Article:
A love of the great indoors trumps the allure of adrenaline-filled adventures.
Aquarter century ago, when bungee jumping was all the rage in New Zealand, I left for a cricket tour there with sage words of advice from friends. Well, actually, one word: don’t. They need not have worried. I did not have the guts to do it then, and in the intervening years I have not become any braver. I was the great indoors type then, and I remain so now.
How lovely it is to report then that – hold your breath – I have not changed at all. I ducked bungee jumping then, ditto now. I avoided skydiving then, ditto now. Unlike a flowing river, you cannot but step on the same me twice. Or thrice.
I write this from New Zealand, having spent more time avoiding things than doing them. Not even the definitive book on the 10 billion great adventurers in history will find a mention of my name.
I say all this having just watched two friends bungee jump and come back to tell the tale. “The high point of my life,” said one. “Mmmcxqettch,” said the other, his excitement making him more inarticulate than usual.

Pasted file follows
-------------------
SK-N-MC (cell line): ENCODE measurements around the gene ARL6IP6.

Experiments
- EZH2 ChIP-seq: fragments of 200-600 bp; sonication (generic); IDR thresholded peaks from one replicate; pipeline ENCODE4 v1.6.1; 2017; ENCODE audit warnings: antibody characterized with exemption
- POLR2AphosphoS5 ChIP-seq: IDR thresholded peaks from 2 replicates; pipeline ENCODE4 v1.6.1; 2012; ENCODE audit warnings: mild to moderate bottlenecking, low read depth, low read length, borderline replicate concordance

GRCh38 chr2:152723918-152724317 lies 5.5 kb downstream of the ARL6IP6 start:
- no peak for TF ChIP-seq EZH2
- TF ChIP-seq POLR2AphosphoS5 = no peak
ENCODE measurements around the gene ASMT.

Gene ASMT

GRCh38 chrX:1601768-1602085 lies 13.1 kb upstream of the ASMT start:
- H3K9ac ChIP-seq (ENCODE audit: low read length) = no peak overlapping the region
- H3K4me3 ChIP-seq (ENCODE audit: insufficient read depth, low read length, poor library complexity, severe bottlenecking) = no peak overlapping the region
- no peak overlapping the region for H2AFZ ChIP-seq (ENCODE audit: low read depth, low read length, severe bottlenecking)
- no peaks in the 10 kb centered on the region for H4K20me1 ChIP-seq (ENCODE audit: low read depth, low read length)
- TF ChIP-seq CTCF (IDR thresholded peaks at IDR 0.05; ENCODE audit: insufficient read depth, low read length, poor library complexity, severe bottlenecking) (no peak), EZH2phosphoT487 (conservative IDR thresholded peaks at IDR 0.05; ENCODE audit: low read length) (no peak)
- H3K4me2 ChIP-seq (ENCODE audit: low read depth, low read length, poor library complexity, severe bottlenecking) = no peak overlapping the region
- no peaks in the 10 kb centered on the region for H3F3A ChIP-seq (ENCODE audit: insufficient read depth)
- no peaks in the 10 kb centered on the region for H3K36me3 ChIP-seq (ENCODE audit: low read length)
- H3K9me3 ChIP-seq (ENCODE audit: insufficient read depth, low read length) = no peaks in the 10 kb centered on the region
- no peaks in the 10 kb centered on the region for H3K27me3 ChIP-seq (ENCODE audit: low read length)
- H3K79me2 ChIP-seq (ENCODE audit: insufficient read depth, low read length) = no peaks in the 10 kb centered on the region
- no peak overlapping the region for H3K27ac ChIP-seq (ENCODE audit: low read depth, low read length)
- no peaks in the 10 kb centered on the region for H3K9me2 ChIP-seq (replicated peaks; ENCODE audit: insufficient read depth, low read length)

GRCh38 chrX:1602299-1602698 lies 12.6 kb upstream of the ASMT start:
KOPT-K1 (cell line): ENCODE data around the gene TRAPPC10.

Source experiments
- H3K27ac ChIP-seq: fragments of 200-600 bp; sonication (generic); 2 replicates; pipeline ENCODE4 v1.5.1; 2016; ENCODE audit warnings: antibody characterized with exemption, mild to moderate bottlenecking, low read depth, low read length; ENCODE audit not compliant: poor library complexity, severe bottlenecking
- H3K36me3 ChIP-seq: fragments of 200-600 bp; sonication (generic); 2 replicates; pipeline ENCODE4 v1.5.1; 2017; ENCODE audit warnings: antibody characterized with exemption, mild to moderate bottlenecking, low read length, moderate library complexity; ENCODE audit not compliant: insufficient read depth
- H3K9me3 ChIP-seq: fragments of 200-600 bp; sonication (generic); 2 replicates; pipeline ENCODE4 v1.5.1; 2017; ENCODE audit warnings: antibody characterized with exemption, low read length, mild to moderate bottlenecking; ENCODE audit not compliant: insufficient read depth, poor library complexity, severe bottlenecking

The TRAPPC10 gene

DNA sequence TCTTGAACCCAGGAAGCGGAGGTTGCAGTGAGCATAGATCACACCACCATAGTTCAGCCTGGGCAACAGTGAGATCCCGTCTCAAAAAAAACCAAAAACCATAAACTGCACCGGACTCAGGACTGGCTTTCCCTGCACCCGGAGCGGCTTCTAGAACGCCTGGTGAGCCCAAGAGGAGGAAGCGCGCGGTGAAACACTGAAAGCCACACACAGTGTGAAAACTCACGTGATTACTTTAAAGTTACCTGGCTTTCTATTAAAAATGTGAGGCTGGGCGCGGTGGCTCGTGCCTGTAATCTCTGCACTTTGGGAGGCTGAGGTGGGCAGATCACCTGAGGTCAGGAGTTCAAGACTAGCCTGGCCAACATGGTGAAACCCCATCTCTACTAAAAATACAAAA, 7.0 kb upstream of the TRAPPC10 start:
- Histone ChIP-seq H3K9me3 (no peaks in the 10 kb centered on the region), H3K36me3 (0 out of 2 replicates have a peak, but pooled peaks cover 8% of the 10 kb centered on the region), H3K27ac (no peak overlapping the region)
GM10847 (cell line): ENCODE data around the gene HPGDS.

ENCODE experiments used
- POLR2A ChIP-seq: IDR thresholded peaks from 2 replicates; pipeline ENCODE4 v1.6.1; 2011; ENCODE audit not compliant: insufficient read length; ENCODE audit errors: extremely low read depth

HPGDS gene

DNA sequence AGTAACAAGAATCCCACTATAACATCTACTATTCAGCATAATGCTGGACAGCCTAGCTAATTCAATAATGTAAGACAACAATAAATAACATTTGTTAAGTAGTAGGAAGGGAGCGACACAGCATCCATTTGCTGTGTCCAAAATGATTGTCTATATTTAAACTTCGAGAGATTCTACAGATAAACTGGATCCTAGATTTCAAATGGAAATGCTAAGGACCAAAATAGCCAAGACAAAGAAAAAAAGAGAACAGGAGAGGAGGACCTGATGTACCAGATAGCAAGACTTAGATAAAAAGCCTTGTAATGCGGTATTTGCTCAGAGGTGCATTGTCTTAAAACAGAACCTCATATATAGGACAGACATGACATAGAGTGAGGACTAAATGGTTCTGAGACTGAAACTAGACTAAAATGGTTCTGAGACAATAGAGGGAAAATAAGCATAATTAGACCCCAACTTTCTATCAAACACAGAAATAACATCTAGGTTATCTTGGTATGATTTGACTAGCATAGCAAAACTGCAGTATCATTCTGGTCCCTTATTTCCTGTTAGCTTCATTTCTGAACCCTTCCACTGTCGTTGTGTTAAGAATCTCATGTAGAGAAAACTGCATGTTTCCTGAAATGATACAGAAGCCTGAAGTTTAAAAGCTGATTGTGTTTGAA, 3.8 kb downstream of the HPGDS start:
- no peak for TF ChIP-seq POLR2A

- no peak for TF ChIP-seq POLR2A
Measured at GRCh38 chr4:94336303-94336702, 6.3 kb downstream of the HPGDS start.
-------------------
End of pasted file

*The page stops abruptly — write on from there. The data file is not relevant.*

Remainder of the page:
A possible title for my autobiography might be: ‘Why I Did Not Bungee Jump, or Skydive or Parachute Down to Earth or Absail or Walk on a Tightly Stretched Wire Between Two Skyscrapers?’ When Hollywood makes that into a movie, either Woody Allen or Angelina Jolie could play me, except that the former is a bit shorter and the latter a bit more physical.
Why do people want to throw themselves off a platform tied by their ankles to a long rope, and accelerate at the rate of 10 metres per second, when they could be reading a good book – or, if it comes to that, a bad book – instead? And you can’t get away with saying, “Because it’s there”. I mean, so are bad
Why throw yourself off a platform tied to a rope when you could be reading a good book?
breath and ingrown toenails, but we don’t make a big deal of those. On an earlier trip to New Zealand, I watched a sport where a person with Velcro on his chest ran the distance of a room and threw himself against a Velcroed wall. The winner was one who got stuck at a higher level. There was something delightfully absurd about this – if life itself is meaningless, why not Velcro yourself to a wall? It is as meaningful as anything else.
Perhaps that is the philosophy behind these things. Bungee jumping reminds us of the absurdity of life. So does honking in a traffic jam – and I much prefer to get my philosophy at a traffic signal than hanging upside down over a body of water with the bridge a distant memory.